set forth in our Declaration of Independence. Through these rights, the
individual becomes a center of power, not just the government. The
prohibitions in the Bill of Rights against the government taking sides via
censorship, in favor of the freedom of the press, and the prohibition
against government endorsements of ultimate religious truth via the
separation of church and state, all of these are profoundly influenced by
this nonabsolutist perspective: no one has a lock or a monopoly on truth;
it is always better to keep the marketplace of ideas wide open, together
with the various doors of religious worship.

The linkages of rights and American values form a perfect circle that
reinforces over time and pushes America forward with continually reinforced
idealism, whenever these principles are remembered:

1. First, governments are founded, wrote Thomas Jefferson, for the purpose
of protecting (not granting) Individual Rights.

2. Protecting Individual Rights unleashes the energies and potentials of
every Citizen, maximizing them.

3. The resulting supremacy of Individual Human Rights, as FDR observed, is
the very definition of Freedom.

4. From the unleashed energies of Freedom of the citizens springs an
inherent Idealism

5. Out of Idealism springs both a Future focus and the proverbial American

6. Out of a Future focus and American Optimism springs the inevitability of
Change, usually for the better, which is Progress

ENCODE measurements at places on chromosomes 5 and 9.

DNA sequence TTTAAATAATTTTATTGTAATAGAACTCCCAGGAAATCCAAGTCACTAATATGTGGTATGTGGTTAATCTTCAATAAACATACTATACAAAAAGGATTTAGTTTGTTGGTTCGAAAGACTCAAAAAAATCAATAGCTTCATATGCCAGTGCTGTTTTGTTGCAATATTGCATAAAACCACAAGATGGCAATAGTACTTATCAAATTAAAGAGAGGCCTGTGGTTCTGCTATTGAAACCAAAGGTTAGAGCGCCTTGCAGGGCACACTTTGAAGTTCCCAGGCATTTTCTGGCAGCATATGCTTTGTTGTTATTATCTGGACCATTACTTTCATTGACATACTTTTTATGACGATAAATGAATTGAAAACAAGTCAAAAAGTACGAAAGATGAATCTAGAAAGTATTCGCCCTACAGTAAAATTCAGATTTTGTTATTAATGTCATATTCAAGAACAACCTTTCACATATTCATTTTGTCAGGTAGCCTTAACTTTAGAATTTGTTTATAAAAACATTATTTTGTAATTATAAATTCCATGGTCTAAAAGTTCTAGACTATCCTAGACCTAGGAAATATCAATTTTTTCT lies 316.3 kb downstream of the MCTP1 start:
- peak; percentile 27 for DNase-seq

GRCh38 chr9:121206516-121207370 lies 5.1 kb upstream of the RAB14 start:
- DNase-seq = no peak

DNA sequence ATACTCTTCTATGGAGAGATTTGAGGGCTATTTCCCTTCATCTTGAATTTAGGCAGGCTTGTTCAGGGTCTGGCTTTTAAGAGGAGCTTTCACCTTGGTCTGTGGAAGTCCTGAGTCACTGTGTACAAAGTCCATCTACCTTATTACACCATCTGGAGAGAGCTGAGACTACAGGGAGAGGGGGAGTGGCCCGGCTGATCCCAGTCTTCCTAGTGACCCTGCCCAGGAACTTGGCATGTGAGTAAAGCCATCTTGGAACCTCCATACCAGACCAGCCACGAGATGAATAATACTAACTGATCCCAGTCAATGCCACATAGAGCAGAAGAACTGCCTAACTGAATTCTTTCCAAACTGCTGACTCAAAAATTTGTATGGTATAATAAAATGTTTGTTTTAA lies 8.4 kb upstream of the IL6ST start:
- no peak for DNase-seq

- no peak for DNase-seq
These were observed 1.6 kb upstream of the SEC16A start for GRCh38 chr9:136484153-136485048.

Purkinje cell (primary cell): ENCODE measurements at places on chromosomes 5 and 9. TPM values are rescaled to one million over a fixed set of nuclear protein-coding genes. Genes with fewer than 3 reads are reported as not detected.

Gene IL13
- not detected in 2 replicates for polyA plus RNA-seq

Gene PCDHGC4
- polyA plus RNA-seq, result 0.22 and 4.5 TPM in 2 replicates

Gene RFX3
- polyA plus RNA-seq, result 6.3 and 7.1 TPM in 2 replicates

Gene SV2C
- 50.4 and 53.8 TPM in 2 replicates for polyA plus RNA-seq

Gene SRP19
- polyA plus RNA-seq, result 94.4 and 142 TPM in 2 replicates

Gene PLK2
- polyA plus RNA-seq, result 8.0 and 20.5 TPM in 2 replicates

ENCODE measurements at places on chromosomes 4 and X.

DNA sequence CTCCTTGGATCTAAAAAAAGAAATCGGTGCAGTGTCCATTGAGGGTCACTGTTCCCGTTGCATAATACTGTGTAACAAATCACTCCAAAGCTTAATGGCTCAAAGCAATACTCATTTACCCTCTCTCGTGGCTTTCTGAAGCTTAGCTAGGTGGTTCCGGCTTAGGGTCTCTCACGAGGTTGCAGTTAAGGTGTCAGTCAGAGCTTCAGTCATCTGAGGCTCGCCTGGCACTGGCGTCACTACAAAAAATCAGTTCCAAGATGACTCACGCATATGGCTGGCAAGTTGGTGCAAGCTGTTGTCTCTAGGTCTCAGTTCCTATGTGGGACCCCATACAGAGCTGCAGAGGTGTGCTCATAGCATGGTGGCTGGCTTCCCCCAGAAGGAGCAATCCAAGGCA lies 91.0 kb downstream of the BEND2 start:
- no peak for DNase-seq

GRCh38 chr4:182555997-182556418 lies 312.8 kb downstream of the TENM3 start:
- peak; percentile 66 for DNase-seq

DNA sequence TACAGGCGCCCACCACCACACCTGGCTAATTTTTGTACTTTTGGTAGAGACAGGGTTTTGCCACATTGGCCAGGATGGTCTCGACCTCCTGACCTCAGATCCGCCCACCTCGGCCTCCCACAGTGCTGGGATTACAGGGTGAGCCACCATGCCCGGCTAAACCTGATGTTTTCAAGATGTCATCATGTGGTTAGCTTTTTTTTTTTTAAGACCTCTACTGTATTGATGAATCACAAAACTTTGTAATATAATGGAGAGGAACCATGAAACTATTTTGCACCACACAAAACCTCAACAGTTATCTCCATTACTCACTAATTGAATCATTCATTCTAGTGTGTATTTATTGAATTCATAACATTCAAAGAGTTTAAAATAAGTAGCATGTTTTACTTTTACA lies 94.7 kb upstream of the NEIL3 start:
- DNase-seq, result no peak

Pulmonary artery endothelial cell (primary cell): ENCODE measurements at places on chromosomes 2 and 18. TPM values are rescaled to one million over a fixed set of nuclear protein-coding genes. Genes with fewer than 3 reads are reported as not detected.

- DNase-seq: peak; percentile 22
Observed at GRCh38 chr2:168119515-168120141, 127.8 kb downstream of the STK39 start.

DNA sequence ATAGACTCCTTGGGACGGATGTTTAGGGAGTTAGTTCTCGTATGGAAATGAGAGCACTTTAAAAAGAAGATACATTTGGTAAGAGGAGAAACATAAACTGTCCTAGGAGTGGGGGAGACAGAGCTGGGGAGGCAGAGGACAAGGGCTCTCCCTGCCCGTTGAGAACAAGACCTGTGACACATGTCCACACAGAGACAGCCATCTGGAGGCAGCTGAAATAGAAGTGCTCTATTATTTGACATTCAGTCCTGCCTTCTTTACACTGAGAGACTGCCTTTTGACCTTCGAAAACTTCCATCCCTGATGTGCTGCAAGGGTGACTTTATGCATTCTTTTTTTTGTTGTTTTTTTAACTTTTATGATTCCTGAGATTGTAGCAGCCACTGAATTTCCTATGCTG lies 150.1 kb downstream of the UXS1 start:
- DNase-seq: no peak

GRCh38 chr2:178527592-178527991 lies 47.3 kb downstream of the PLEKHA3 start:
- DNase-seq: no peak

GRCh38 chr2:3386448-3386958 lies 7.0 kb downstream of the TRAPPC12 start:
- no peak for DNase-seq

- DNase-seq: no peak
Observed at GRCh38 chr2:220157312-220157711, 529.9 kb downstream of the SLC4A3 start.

7. With Progress, we are asked in each generation to enlarge the sphere of
Individual Rights, via Progressivism. (if successful, repeat from Step 1,

*The celebration and the future of this country is going to be wherever
folks are arguing DEMOCRACY and FREEDOM and WE THE PEOPLE. Just** (1)
Don't diss the idealism of America and (2) don't doubt it, either. Although
ideals may never be realized fully, they are like guidestars, without ideals
to reckon by, individuals and nations get lost. *
*If any President of the United States wants to accomplish something in our
country, for better or for worse, he will invoke this power of American
idealism: *
"Americans, of all people, should never be surprised by the power of our
ideals. Eventually, the call of freedom comes to every mind and every soul."
--George W. Bush, 2d Inaugural address.

So, Yes, I'm an Idealist, a believer in the power of American Ideals. Like
the architect of the American Revolution Thomas Paine, who said "* My
country is the world, my religion is to do good "* I'm sometimes a
"do-gooder." These ideals for me, like President Woodrow Wilson, are "how
I know that I'm an American."

Regarding those who just can't handle idealists and do-gooders, I quote the
immortal Mr. T. from the A-Team: "Pity the Fool." Nevertheless, we're
still hoping they can make it to the American Party, because there is still
a power and a magic there that makes us remember where we came from, where
we're going, and what direction to take to get back on track.

This magic is on behalf of all humanity, and it's for all time. It's
power for human rights, which are then maximized to create Freedom, which in
turn spawns Possibilities, leading to more Faith in the Future, breeding new
Optimism, fueling the processes of Change, pushing toward historic Progress,
and knowing no bounds, continually expanding the sphere of human rights, all
of which is connected to the single force in the American soul that alone
has the power to begin the world anew: Idealism.
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Paul Lehto practiced law in Washington State for 12 years in business law and consumer fraud, including most recently several years in election law, and is now a clean elections advocate. His forthcoming book is tentatively titled DEFENDING (more...)